U.S. Supreme Court to Consider Validity of National Health Care Reform
March 26, 2012
During the week of Mar. 26, 2012, the U.S. Supreme Court heard several hours of oral argument on the constitutionality of the Patient Protection and Affordable Care Act (PPACA) of 2010, commonly called National Health Care Reform (or derisively referred to as “Obamacare”). The cases before the Court arise from the 11th Circuit Court of Appeals, most notably a legal challenge initiated by Florida’s attorney general and later joined by 25 additional states (including Pennsylvania). Given the massive substantive and political stakes – in a presidential election year, no less – many consider the challenge to the PPACA to be among the most significant challenges to the legitimacy of a federal law in decades.
Here is a brief primer on the issues argued before the Court:
Individual Mandate and the Commerce Clause. The primary challenge to the PPACA concerns the Act’s “individual mandate,” a provision effective in 2014 that requires individuals either to buy health insurance or face financial penalties. Opponents of the PPACA argue that Congress lacks authority under the Commerce Clause of the U.S. Constitution (Article 1, Section 8) to force individuals to purchase any particular product, including health insurance. Supporters claim that if Congress cannot regulate health care – the nation’s largest single industry – then its constitutional power to regulate interstate commerce is hollow. This is the key legal issue in the case and the main political issue as well – can Congress legitimately require a U.S. citizen to purchase a specific product, even for the greater good?
Medicare Expansion and the 10th Amendment. A less-publicized, but equally important aspect of the PPACA is the 2014 expansion of Medicare coverage to all citizens within 133 percent of the federal poverty threshold, which is estimated to add more than 10 million new Medicare recipients. While the federal government will initially cover 100 percent of the added costs related to that expansion, over time the states may be required to bear up to 10 percent of the new costs or risk losing all federal Medicare funding. Opponents of the law have challenged the new Medicare costs and violating the states’ rights under the 10th Amendment to the Constitution, notwithstanding that the states will retain the choice whether to participate in the expansion (albeit subject to penalties).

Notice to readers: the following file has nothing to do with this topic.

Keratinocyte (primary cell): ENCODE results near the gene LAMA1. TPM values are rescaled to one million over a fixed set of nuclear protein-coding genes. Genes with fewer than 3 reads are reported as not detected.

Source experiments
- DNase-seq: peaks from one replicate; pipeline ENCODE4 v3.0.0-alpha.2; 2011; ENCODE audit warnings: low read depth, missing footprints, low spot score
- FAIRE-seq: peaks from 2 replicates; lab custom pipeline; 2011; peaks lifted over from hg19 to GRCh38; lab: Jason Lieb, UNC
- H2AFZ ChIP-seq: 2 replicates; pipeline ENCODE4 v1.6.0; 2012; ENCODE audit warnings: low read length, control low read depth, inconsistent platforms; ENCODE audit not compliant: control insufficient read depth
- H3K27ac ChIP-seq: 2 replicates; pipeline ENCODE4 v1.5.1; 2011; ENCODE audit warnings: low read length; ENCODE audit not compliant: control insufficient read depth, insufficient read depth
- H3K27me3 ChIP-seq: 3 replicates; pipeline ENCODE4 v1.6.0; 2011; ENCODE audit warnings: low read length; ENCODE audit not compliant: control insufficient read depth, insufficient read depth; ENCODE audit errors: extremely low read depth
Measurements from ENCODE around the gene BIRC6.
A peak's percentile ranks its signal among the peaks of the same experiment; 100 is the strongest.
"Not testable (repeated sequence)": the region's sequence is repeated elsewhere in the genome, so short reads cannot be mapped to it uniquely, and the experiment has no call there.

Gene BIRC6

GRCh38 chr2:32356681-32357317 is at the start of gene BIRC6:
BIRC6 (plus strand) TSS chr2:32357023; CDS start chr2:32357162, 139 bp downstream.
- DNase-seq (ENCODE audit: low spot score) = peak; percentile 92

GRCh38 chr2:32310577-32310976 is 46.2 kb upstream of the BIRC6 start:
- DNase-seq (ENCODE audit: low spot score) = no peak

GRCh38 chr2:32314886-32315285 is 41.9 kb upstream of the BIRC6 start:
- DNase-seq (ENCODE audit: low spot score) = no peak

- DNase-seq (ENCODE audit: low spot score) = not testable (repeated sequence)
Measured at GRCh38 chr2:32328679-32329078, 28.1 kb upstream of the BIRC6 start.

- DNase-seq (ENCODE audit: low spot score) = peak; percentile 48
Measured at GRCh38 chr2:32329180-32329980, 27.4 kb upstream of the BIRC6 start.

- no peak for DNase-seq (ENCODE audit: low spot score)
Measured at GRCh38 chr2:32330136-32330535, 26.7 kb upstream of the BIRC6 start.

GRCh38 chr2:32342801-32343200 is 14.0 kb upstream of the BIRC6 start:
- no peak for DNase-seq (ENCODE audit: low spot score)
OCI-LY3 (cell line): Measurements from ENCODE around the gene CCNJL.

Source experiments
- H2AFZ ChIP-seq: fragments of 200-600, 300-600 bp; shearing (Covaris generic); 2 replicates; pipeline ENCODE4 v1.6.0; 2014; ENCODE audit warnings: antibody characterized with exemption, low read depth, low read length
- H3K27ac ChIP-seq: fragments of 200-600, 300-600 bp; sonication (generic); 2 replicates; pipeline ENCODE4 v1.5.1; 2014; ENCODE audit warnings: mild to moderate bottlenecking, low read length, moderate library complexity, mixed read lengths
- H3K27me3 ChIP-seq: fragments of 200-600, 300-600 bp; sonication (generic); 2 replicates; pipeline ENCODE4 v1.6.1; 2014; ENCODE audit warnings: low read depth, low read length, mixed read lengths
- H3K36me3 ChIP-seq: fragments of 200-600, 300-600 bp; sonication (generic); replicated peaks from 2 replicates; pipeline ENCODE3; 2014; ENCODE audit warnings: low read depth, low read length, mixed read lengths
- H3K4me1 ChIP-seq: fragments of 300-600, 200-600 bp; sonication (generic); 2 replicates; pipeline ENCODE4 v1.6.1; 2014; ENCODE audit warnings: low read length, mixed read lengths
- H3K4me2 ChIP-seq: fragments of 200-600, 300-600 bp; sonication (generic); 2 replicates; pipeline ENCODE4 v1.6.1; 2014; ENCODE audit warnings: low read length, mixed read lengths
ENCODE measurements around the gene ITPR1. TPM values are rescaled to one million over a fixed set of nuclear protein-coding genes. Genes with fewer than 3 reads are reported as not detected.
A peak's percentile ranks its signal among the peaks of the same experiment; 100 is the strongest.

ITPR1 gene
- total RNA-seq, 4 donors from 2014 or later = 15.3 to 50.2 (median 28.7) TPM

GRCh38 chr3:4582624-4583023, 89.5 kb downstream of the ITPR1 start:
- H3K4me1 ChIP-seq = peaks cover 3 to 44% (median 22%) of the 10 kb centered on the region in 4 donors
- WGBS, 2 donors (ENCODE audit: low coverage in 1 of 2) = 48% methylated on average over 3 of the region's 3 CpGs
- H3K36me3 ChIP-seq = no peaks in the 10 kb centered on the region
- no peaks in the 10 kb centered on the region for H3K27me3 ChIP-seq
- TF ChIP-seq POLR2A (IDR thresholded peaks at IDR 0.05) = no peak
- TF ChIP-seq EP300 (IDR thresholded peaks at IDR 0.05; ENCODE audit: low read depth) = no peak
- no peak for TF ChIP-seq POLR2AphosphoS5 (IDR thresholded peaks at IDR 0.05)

Severability and the Tax Anti-Injunction Act. Many experts have opined that the PPACA will survive the Supreme Court’s review, but in the event that provisions are deemed unconstitutional, what happens then? In other words, may the offending provisions be “severed” from the rest of the law, which would remain intact, or must the court invalidate the entire statute in one fell swoop? Interestingly, the Supreme Court itself has appointed outside counsel to address the severability issue, which may indicate some level of concern about the aftermath of its decision.
Finally, there is also a chance that the Court could simply elect not to address the constitutionality of the PPACA at all. If so, the Court would be relying on the federal tax anti-injunction act, which prohibits any court from enjoining imposition of a federal tax until the tax has been collected. As applied to the PPACA, any tax penalties related to a person’s failure to meet the individual mandate to buy health insurance are not slated for collection until April 2015. In theory, the anti-injunction act could be read to prohibit the Court from invalidating the individual mandate until after it has been placed in effect in 2014 and penalties collected in 2015. Many who believe that the Court will seek to avoid taking a position on this hottest of hot button issues in the middle of a presidential election year feel that the anti-injunction act provides the Court with an easy out.
The suspense over the manner of resolution of each of the above issues will continue for the next several months. The Court is not expected to issue any decision until after completion of the spring term, in late June 2012. Until then, politicians, talking heads and virtually everyone else will be entitled to their opinions and nothing more on the future of one of the most significant and controversial pieces of federal legislation in 50 years.
If you have questions about National Health Care Reform, and how to approach bargaining in the current health care environment, please contact the Employee Benefits Department at Willig, Williams & Davidson.